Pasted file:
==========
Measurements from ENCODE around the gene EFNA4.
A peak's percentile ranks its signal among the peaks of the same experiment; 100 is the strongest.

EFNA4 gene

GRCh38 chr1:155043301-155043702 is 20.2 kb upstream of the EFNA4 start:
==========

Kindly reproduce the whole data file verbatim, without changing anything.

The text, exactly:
Measurements from ENCODE around the gene EFNA4.
A peak's percentile ranks its signal among the peaks of the same experiment; 100 is the strongest.

EFNA4 gene

GRCh38 chr1:155043301-155043702 is 20.2 kb upstream of the EFNA4 start: